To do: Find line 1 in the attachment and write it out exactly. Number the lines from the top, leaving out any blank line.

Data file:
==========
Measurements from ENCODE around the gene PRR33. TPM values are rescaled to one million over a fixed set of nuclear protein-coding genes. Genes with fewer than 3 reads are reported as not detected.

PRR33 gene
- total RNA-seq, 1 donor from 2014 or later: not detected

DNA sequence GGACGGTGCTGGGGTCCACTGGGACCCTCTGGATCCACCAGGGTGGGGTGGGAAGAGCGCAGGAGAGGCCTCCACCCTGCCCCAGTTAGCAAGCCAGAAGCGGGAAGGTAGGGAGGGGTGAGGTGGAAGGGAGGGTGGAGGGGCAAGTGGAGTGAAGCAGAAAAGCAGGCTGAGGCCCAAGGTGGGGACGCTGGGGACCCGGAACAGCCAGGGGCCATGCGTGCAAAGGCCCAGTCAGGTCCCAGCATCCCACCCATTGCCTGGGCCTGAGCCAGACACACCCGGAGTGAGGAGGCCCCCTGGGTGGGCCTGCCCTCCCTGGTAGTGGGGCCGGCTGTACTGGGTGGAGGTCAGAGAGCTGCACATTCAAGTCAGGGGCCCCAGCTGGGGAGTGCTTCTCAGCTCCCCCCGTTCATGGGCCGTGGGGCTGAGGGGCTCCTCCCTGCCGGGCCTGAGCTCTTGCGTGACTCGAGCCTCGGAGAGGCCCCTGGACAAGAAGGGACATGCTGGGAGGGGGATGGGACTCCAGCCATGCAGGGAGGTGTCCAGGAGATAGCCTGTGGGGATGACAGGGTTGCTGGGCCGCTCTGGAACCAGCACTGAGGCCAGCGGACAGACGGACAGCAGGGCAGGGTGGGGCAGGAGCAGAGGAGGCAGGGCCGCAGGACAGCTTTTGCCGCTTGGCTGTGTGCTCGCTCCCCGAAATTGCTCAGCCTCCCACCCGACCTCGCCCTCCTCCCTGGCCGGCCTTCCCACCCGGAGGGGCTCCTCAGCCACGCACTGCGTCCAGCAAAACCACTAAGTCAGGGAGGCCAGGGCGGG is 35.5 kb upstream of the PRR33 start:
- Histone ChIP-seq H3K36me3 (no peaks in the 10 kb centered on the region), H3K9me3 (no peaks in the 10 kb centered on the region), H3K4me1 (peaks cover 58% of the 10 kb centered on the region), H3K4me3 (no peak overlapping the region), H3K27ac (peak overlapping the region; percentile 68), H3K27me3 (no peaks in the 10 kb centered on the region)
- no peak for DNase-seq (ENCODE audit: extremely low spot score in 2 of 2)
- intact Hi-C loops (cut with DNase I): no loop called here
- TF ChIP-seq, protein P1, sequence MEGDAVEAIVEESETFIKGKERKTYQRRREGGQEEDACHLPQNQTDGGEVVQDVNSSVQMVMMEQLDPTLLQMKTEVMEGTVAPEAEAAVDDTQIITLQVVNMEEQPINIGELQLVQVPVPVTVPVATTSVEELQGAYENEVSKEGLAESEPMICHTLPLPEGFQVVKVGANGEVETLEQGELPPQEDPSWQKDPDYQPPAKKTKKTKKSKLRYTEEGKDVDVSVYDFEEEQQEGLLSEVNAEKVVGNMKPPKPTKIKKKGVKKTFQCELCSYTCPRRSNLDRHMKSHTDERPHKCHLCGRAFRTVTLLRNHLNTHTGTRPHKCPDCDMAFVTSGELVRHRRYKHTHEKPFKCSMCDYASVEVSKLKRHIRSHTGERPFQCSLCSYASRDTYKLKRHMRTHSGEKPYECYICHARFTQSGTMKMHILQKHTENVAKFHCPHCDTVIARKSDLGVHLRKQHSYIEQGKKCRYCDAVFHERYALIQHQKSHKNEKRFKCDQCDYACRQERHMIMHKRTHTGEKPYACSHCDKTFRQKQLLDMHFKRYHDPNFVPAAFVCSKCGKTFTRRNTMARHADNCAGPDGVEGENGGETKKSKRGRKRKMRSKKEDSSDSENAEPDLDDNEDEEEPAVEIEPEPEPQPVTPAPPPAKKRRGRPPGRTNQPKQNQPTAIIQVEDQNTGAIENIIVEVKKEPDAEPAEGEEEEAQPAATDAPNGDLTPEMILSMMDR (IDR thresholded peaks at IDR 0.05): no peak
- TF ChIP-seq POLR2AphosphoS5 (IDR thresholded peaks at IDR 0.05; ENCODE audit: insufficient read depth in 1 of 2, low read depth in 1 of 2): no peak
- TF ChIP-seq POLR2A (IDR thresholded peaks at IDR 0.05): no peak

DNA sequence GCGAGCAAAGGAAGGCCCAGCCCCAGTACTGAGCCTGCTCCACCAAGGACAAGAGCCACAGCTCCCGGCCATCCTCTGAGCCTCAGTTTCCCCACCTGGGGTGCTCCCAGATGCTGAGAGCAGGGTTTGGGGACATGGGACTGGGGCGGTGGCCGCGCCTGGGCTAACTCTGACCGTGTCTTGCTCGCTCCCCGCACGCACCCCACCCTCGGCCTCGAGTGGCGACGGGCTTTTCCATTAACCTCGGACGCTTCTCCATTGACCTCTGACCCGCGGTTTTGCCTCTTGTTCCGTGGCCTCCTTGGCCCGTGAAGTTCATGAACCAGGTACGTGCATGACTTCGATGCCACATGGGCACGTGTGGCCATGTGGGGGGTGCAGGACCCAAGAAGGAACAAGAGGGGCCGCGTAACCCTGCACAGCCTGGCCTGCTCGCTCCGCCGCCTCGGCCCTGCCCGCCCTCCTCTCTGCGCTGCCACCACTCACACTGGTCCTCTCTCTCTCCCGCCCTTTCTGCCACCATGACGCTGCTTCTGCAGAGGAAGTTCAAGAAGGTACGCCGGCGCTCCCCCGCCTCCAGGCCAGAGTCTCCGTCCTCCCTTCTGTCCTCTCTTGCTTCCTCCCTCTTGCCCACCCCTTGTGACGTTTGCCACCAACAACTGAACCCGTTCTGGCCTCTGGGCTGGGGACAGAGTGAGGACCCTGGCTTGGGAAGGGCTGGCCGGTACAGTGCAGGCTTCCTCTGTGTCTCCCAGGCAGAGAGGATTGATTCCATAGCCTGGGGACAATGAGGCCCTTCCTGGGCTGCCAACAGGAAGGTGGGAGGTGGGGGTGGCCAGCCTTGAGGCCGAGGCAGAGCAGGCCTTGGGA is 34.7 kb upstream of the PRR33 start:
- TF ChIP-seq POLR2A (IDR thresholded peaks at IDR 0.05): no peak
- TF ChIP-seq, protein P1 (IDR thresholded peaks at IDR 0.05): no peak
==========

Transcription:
Measurements from ENCODE around the gene PRR33. TPM values are rescaled to one million over a fixed set of nuclear protein-coding genes. Genes with fewer than 3 reads are reported as not detected.